Embracing the Whole Story: a Conversation with Deborah Wye

Deborah Wye recently retired as The Abby Aldrich Rockefeller Chief Curator of Prints and Illustrated Books at The Museum of Modern Art. Over the course of her 31 years at MoMA, she organized and co-organized many major exhibitions, including Thinking Print: Books to Billboards, 1980–95 ; Eye on Europe: Prints, Books & Multiples, 1960 to Now (2006); and Committed to Print: Social and Political Themes in Recent American Printed Art (1988), and published extensively on subjects ranging from Russian avant-garde books to Louise Bourgeois. She was also responsible for a significant expansion of the department’s holdings, particularly in areas of less traditional print production, though for her last exhibition she returned to MoMA’s roots with a close look at the creative process of MoMA’s most axiomatic artist in Picasso: Themes and Variations. Currently she is working at the museum as Chief Curator Emerita, completing the catalogue raisonné of the prints of Louise Bourgeois (MoMA has an archive devoted to the artist’s printed work.)

The following text is excerpted from a conversation between Deborah Wye and Susan Tallman that took place in late 2010.

ST You have spent 31 years at one of the world’s greatest collection of prints. To many print people, that sounds like heaven.

DW It was a great job, I have to say. Every day I learned something new.

ST Can you give us an overview of the collection?

DW There’s nothing like it. MoMA has around 55,000 objects from 1880 forward—Gauguin to the present. We also have a few earlier things, like Goya’s Caprichos and Disasters of War, and Manet’s The Raven, because at one point we acquired a large collection of illustrated books and those were part of it.

ST And there is no desire to deaccession them?

DW We tend not to deaccession works in the print collection unless there’s a duplicate. I think the philosophy of print collecting is to acquire as much as you can, to amass a library of images. It’s a different policy from other collections at MoMA, where they hone their holdings in various ways.

ST It reminds me of those Renaissance print collections that really strove to be universal—to have one of everything—rather than to chart one particular path through things.

Dieter Roth, Hat (1965), screenprint over offset. One of 20 unique variants. The Museum of Modern Art, The Print Associates Fund, 2009, ©Dieter Roth Estate, courtesy Hauser & Wirth.

Dieter Roth, Hat (1965), screenprint over offset. One of 20 unique variants. The Museum of Modern Art, The Print Associates Fund, 2009, ©Dieter Roth Estate, courtesy Hauser & Wirth.

DW In preparing to talk to you, and thinking about my philosophy for this whole endeavor, I kept coming back to Dieter Roth. He seems to be the quintessential artist for prints and books, as far as I’m concerned. He was an incredible traditional printmaker. His etching portfolios include some of the most gorgeous examples of etching you’ll ever find. But then he did his “squashings,”1 like Big Sunset, and his literature sausages, and the tiny books… That range is kind of great from where I sit. And I hope that view of the mediums we represent is what I’ve encouraged for the Department—embracing the whole story.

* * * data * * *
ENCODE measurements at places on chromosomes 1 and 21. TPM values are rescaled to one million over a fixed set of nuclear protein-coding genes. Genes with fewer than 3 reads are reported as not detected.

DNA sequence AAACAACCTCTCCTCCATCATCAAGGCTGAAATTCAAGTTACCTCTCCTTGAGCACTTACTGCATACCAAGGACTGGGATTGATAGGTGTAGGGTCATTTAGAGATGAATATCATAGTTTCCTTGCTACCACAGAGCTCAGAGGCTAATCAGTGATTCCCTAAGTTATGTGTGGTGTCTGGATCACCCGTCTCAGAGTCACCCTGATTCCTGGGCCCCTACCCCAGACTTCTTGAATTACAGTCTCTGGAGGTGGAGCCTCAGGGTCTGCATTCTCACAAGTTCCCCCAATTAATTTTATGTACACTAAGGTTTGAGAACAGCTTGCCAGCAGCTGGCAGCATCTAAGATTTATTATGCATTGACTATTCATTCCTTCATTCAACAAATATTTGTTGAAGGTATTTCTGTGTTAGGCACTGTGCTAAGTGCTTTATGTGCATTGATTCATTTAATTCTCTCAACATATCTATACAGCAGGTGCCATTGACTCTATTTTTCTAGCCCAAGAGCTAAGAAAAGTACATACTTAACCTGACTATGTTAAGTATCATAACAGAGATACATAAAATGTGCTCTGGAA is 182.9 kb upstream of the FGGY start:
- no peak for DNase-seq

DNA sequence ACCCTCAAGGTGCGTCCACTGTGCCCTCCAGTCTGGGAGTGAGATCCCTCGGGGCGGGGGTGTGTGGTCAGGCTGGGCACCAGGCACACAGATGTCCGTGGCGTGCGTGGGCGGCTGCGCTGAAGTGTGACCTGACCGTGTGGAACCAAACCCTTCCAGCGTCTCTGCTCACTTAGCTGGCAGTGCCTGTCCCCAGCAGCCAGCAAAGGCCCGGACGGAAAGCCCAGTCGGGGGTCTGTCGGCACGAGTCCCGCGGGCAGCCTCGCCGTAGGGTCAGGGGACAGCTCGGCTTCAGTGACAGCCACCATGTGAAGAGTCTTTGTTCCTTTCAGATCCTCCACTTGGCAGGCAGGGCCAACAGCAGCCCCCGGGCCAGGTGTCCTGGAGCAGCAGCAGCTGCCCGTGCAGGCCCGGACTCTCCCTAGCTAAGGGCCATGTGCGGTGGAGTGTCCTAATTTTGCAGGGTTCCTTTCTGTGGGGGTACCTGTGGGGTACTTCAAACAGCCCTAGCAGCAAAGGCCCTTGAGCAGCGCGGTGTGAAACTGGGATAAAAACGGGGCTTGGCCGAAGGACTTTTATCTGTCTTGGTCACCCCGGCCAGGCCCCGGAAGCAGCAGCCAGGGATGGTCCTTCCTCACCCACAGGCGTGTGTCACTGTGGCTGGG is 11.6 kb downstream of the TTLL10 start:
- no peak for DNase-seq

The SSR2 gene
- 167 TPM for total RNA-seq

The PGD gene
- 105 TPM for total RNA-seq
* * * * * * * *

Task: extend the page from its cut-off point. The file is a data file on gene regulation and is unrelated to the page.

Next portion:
ST Do you think that attitude represented a change for the Department?

DW Well, curators had different challenges depending on when they took over. I think for MoMA’s earlier print curators it might have been more about legitimizing prints as major works of art.

ST Certainly there was a long period in the 20th century when people felt that the “original print” had to be very carefully defined…

DW There was a lot of that. The Print Council even had a list of what made something an “original print.”2 My first art world job was with a dealer of prints, drawings and rare book named Lucien Goldschmidt. He always used the term “original print” in his catalogues. But I don’t see that very much anymore.

ST I think one of the problems is that the minute you set “originality” as a value you’ve made the print a second-class citizen, because a print is never going to be as “original” as a drawing or a painting. At the very least you’ve got that step of removal with the template.

DW It’s interesting, that whole ‘second-class citizen’ thing and how to deal with it. One of the things that we’ve begun to do at MoMA is to show our prints in conjunction with other mediums. When I first came to the museum, each department was separated from the others by very high walls! We didn’t even consider putting anything but our own medium in the department galleries. But it’s a different generation of curators now. For example, there is usually a selection of prints and books on view in the Painting and Sculpture Galleries.

When I did a Jasper Johns show in the Print Galleries recently, I borrowed major examples of his painting from our Painting and Sculpture Department– a flag, a target, one of the Four Seasons, a catenary – to better explain the way Johns works in printmaking—in other words, how do prints function for this artist? He often gets ideas from prints that appear in paintings, and the other way around, and for most people who saw that show, it felt very right to combine the mediums—his process just snapped into place in a way that wouldn’t have been possible with prints alone.